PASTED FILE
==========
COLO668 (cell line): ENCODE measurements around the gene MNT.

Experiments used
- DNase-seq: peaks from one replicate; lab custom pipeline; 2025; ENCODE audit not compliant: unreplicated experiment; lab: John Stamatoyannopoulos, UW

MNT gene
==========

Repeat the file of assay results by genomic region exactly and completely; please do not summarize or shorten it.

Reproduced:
COLO668 (cell line): ENCODE measurements around the gene MNT.

Experiments used
- DNase-seq: peaks from one replicate; lab custom pipeline; 2025; ENCODE audit not compliant: unreplicated experiment; lab: John Stamatoyannopoulos, UW

MNT gene